It is also important to remember that value capture does not add new taxpayer burdens; it just makes them more targeted. By supporting the construction of infrastructure projects, cities incur expenses that ultimately will need to be paid back, one way or another. Value capture simply ensures that the people who benefit most from the project wind up paying, rather than taxpayers as a whole — many of whom will never benefit from the project in question.  

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Focusing the financial burden of infrastructure projects on their primary beneficiaries has bipartisan promise at a federal level. Republicans and Democrats support infrastructure investment because a new project can bolster economic activity, improve quality of life, and connect citizens to greater opportunities. Increased real estate values in a neighborhood or region very closely reflect this return on investment.  

Capturing this new value — which most often benefits the wealthy and corporations (the taxation targets of President Biden’s original funding proposal) — should appeal to Democrats. Republicans also might be refreshed to see that $110 billion of investments in public transit and rail would be paid for by the specific stakeholders who reap the rewards, not taxpayers in rural states who are less likely to benefit. State and local governments, which are poised to play a major role in the bipartisan framework, could coordinate with the federal government to apply value capture to eligible projects under new legislation.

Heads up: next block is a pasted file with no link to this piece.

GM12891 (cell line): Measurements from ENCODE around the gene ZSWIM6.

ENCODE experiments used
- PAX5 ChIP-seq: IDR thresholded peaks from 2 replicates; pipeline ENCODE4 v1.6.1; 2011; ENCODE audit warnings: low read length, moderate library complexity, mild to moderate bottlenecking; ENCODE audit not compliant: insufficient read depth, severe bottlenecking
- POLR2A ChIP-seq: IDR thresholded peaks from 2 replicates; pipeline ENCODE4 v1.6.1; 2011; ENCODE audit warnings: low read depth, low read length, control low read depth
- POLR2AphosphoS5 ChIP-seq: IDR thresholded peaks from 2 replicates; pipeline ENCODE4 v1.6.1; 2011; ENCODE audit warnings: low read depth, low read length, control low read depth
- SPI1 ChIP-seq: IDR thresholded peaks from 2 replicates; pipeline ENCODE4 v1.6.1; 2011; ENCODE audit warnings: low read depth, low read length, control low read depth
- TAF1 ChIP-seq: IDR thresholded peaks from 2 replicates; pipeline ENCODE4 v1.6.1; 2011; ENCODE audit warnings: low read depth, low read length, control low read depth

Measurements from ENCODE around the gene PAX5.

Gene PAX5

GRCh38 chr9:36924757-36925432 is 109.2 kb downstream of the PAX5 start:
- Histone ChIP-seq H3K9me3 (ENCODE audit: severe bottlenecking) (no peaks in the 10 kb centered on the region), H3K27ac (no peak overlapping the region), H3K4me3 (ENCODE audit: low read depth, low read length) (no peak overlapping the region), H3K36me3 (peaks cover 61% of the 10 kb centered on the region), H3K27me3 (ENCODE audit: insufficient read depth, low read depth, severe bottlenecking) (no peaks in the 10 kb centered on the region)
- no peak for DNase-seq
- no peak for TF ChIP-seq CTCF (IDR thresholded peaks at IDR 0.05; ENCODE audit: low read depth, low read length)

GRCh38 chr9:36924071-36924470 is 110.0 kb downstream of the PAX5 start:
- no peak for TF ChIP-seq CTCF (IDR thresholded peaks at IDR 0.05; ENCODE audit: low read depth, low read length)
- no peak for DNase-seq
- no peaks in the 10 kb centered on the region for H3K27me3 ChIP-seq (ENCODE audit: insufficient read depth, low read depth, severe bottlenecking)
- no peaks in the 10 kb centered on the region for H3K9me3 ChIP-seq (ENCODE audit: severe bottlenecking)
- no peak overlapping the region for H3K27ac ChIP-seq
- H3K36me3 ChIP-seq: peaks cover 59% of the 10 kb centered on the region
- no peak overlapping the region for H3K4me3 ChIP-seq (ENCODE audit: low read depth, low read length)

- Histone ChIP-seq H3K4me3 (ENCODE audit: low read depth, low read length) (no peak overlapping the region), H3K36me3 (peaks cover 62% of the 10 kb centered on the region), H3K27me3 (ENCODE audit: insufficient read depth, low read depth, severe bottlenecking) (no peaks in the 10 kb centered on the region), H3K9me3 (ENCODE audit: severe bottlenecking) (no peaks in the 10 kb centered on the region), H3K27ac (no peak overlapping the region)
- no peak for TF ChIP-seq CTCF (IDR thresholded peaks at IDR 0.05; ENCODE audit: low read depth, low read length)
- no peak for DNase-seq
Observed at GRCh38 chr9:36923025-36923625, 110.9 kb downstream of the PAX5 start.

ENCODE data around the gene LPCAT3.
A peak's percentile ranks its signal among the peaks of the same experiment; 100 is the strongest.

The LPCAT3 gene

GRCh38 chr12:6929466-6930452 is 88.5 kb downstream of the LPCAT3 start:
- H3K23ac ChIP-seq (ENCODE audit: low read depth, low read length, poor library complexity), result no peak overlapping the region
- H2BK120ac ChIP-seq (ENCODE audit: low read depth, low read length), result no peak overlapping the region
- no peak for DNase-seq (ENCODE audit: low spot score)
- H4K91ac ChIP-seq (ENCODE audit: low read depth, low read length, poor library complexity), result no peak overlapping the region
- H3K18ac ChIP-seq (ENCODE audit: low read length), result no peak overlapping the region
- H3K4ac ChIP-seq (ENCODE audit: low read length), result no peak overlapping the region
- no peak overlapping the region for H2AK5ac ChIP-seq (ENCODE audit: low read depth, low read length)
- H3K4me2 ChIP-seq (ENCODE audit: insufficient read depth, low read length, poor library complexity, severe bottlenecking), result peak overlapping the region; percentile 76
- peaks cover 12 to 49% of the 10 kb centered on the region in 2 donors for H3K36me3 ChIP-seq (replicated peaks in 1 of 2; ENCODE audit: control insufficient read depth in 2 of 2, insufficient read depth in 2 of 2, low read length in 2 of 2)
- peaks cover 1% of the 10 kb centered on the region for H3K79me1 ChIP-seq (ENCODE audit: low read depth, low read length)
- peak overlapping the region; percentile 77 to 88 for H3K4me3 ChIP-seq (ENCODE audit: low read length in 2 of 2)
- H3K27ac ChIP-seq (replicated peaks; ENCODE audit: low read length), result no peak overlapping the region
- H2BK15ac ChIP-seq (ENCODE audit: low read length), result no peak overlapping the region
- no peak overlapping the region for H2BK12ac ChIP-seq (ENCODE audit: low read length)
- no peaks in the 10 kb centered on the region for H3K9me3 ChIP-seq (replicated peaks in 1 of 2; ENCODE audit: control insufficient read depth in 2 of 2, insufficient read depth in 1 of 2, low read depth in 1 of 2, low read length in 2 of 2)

America desperately needs new transit and transportation infrastructure, and Congress urgently needs innovative, substantive ways to pay for it. With economists questioning the projections of revenue generated from IRS funding boosts, unemployment fraud reductions, and vaguely described public-private partnerships, now would be the right time for policymakers to look to value capture. At its root, value capture recognizes that infrastructure investment builds brighter cities and more prosperous communities — and harnesses that progress for the public good. That seems like something we can all get behind.  

Arpit Gupta is an adjunct fellow with the Manhattan Institute and an assistant professor of finance at New York University’s Stern School of Business. Follow him on Twitter @arpitrage.